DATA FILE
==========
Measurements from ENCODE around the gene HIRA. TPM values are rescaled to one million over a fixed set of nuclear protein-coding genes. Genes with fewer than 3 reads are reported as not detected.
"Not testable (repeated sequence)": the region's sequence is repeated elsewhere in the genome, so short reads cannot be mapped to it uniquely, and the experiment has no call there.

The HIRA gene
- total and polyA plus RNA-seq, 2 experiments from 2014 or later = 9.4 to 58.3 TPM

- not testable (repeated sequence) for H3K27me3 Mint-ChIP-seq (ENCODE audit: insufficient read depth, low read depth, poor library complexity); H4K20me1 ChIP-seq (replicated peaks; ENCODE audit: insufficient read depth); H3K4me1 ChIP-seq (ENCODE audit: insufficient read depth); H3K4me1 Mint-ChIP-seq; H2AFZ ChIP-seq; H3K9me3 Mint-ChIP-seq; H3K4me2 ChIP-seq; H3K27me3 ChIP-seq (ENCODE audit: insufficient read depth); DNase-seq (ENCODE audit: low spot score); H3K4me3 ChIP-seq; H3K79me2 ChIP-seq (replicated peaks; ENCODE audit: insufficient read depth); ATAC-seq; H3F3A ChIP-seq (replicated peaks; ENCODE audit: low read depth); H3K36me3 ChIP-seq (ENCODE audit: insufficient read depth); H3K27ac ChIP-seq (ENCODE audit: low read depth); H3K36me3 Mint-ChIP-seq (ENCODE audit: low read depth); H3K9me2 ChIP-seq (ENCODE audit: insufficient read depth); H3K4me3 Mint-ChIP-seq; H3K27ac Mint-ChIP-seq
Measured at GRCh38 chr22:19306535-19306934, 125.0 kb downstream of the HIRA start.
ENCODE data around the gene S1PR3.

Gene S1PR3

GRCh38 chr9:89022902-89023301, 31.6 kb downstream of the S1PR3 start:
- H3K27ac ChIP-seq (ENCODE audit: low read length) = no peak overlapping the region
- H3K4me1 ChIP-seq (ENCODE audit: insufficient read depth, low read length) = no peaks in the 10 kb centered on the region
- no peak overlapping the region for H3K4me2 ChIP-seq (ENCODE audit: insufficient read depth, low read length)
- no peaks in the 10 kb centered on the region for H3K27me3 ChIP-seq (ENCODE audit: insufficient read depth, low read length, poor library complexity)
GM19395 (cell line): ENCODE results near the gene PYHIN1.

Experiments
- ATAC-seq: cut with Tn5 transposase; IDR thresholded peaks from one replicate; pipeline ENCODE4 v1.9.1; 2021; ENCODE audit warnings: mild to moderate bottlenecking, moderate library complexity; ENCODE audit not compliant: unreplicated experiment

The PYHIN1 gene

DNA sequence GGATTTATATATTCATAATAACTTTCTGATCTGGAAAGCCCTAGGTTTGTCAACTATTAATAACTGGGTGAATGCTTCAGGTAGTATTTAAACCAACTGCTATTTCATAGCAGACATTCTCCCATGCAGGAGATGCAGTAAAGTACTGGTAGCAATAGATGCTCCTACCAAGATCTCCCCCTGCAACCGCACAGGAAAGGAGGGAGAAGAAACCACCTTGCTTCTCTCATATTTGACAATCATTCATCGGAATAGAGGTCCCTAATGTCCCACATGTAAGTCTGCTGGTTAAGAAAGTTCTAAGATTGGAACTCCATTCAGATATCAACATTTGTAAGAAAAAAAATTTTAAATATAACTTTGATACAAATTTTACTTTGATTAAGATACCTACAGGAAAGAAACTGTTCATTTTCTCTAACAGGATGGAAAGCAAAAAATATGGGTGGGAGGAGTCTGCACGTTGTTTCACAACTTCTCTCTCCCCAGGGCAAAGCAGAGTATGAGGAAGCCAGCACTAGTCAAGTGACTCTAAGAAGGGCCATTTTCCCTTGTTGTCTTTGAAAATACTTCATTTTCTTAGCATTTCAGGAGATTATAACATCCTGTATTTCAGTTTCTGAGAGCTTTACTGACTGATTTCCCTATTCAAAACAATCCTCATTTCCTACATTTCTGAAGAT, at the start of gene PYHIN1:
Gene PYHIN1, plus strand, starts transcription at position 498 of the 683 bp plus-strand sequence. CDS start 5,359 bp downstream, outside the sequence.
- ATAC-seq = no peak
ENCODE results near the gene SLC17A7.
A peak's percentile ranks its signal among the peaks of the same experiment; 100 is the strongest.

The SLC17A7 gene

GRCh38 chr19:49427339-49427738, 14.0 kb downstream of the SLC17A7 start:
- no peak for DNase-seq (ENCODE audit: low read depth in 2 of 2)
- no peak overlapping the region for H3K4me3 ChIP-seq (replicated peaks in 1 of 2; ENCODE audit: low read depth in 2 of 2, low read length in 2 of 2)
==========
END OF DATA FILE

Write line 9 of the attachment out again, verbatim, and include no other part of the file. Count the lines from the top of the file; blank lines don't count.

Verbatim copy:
GRCh38 chr9:89022902-89023301, 31.6 kb downstream of the S1PR3 start: